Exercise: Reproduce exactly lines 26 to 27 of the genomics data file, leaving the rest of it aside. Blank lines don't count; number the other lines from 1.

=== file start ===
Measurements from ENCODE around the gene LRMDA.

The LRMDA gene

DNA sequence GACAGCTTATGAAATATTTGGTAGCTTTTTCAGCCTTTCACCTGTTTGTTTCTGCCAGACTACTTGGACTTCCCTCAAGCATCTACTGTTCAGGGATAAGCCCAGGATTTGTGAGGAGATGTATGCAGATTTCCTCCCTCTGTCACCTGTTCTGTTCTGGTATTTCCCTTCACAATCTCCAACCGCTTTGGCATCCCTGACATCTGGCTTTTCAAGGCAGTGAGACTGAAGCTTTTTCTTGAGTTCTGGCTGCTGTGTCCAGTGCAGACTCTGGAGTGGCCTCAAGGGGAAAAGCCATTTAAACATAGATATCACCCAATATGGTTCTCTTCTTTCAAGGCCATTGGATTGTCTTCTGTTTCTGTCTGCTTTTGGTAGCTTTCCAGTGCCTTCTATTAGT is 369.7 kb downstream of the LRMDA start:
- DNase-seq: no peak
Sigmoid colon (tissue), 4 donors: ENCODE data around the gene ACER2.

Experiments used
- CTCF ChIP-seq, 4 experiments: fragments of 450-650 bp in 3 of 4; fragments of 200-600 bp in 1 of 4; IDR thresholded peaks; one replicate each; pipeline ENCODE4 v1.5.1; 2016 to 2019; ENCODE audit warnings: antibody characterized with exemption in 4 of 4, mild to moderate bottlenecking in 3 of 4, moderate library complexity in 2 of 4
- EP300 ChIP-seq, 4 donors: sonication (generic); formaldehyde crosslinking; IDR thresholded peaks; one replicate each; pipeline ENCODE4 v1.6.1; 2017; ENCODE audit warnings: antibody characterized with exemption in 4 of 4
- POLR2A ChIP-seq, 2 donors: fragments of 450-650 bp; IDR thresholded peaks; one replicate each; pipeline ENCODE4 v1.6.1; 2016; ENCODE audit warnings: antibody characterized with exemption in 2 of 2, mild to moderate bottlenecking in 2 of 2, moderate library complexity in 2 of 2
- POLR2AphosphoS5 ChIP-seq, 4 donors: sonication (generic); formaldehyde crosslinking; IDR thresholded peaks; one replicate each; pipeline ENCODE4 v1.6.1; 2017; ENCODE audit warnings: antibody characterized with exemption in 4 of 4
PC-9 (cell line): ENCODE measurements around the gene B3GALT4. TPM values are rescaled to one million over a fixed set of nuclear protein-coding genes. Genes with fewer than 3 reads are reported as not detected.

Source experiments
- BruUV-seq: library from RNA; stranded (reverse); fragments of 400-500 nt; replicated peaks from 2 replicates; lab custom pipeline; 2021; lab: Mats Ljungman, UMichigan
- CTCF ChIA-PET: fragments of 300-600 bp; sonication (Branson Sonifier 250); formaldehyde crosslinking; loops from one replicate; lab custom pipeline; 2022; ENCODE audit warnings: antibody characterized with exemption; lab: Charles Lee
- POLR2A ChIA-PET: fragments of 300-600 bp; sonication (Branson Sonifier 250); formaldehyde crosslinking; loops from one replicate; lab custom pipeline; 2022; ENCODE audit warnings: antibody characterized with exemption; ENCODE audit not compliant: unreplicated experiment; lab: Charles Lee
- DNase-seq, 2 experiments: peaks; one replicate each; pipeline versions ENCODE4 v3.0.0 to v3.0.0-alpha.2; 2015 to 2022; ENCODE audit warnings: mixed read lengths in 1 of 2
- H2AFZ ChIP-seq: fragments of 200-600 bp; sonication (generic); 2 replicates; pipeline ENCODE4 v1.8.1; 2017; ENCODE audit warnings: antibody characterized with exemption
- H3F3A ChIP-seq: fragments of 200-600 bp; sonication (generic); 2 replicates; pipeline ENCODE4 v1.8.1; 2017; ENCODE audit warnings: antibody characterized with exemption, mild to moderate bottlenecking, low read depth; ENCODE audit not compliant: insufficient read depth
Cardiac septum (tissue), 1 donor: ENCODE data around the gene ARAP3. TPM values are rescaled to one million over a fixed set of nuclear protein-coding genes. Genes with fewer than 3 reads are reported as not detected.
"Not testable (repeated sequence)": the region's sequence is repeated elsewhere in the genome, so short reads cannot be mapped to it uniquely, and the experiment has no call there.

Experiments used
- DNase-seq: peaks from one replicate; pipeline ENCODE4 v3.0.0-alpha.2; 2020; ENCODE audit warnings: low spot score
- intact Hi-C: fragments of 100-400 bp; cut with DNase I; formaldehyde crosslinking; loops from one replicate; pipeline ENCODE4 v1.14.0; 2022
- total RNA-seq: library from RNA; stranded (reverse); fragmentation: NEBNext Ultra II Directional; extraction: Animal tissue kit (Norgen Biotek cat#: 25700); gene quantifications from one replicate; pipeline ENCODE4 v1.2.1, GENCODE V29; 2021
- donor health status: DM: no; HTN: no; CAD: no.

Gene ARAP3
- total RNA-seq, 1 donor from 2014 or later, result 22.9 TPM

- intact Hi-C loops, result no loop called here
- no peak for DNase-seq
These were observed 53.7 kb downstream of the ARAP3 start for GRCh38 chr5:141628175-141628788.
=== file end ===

Gene ARAP3
- total RNA-seq, 1 donor from 2014 or later, result 22.9 TPM